This is not an idle question: It goes to the heart of what we think we know about Stalin, Truman, and the role of atomic deterrence. The most obvious possibility is that Stalin was intimidated by the display of U.S. might at Hiroshima on Aug. 6, 1945, and Nagasaki three days later, which proved — even before diplomat George Kennan famously put it in those terms in his 1946 Long Telegram — that “impervious to logic of reason,” Moscow was “highly sensitive to logic of force.”
Truman believed that the bomb had won the war against Japan. Shortly after the bomb entered the U.S. military arsenal, it entered the American diplomatic arsenal as well. In other words, Truman did not have to threaten the Soviet Union: U.S. possession of the bomb implied the threat. But how did Stalin see it?
First, Hiroshima and Nagasaki were less of a shock to Stalin than one would suppose. In spite of Truman’s famous belief that Stalin did not understand him when he cryptically brought up the A-bomb at the Potsdam Conference in July 1945, Stalin had long known about British and American atomic weapons research. Beginning in 1941, Soviet spy agencies — NKVD and GRU — gathered intelligence on the bomb, and in September 1942 the Soviet State Defense Committee, chaired by Stalin, authorized work on the Soviet atomic project. This was initially a limited effort: Moscow could not afford to spend massively for uncertain gain at the time of its raging war with Nazi Germany. But in December 1944, Stalin charged his ruthless and powerful security chief Lavrentiy Beria with oversight of the project. Extending NKVD’s umbrella and resources to atomic research spoke volumes about Stalin’s determination not to let the United States get too far ahead.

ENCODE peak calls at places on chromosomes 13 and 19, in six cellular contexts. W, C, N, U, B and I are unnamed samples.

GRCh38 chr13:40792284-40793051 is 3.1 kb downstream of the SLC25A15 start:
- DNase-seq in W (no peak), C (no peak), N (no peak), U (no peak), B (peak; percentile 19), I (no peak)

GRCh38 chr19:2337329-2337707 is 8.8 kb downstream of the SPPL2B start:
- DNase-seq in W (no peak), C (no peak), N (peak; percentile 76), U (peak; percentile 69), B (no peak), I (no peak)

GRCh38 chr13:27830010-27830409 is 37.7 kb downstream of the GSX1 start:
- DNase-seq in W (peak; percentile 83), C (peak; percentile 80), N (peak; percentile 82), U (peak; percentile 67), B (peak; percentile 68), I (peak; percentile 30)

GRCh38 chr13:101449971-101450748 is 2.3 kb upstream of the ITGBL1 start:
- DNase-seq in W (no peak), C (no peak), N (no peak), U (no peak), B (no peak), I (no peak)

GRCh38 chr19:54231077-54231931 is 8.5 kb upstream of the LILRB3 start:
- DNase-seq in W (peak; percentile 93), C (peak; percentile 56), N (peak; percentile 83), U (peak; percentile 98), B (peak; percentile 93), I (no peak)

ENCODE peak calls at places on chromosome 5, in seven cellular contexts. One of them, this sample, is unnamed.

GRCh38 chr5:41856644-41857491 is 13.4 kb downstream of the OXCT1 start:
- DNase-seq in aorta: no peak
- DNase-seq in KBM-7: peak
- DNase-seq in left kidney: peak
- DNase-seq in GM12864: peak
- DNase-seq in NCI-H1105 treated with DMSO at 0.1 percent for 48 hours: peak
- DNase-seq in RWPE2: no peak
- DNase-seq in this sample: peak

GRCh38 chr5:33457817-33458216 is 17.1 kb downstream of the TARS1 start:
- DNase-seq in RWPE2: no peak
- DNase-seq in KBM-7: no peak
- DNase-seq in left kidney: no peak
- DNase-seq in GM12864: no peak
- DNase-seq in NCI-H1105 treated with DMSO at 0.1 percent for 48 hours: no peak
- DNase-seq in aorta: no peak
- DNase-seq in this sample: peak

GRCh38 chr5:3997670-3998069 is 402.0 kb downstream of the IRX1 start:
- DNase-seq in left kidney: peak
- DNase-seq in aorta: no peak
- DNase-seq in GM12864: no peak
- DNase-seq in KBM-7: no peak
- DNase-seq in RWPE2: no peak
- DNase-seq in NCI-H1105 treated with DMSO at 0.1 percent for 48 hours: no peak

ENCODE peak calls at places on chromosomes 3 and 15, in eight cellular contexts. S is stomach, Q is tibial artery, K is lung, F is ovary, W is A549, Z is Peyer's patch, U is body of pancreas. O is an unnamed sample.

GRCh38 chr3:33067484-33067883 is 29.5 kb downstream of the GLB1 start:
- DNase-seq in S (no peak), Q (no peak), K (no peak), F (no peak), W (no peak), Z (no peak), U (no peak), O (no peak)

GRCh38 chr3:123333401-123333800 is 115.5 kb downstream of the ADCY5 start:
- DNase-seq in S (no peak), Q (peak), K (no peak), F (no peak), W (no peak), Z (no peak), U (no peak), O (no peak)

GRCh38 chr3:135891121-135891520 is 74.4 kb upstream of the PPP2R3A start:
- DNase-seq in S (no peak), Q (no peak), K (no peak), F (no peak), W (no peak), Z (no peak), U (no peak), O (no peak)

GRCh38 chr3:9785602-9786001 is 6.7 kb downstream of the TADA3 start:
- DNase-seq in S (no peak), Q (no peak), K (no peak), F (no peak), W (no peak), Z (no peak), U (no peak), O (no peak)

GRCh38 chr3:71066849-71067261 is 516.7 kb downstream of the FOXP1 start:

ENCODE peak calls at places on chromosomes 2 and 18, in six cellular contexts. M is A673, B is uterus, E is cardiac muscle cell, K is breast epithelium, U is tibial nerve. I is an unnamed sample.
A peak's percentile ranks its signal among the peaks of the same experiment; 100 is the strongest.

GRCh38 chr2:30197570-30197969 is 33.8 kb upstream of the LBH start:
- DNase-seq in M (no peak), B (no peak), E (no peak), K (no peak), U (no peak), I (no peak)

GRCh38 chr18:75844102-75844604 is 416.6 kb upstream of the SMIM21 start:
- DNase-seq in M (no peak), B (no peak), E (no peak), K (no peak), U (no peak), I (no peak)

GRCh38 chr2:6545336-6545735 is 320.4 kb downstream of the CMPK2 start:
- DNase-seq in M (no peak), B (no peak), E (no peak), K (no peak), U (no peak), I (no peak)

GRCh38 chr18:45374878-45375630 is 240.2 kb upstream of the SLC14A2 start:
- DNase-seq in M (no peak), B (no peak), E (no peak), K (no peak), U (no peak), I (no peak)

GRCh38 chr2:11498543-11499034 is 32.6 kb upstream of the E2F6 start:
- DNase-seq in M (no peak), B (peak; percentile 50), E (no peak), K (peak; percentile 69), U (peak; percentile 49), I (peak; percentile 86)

After Hiroshima, Stalin redoubled his efforts. While he pondered whether to invade Hokkaido, the Soviet leader on Aug. 20 decided to create a “Special Committee,” headed by Beria, for an all-out push to make the atomic bomb. The program was dubbed “Project Number One,” and it really was, in terms of commitment of industrial resources, manpower, and scientific expertise. Teams of scientists (including captured German ones) were incentivized with cash and perks; thousands of Gulag slave laborers worked construction and mining sites; hundreds of geological parties went looking for uranium from the permafrost of Siberia, to the mountains of Central Asia, to newly occupied Eastern Europe and North Korea.
Meeting the scientific head of the Soviet atomic project, Igor Kurchatov, on Jan. 25, 1946, Stalin dismissed the notion that there could be a “Russian” way to the bomb and urged him to “carry out the work quickly in the crude basic manner” — relying on information collected by Soviet spies. It did not matter how sophisticated the bomb would be. All that mattered was to have something in hand. “All great inventions were initially crude,” Stalin said, “as it was with the steam locomotive.” Stalin got his “locomotive” in August 1949, years earlier than American intelligence estimates predicted.
However, Stalin’s keen interest in the bomb does not mean that he was terrified by its awesome power. Instead, Stalin wanted it as a status symbol of a great power. He was far less impressed by the bomb’s military usefulness.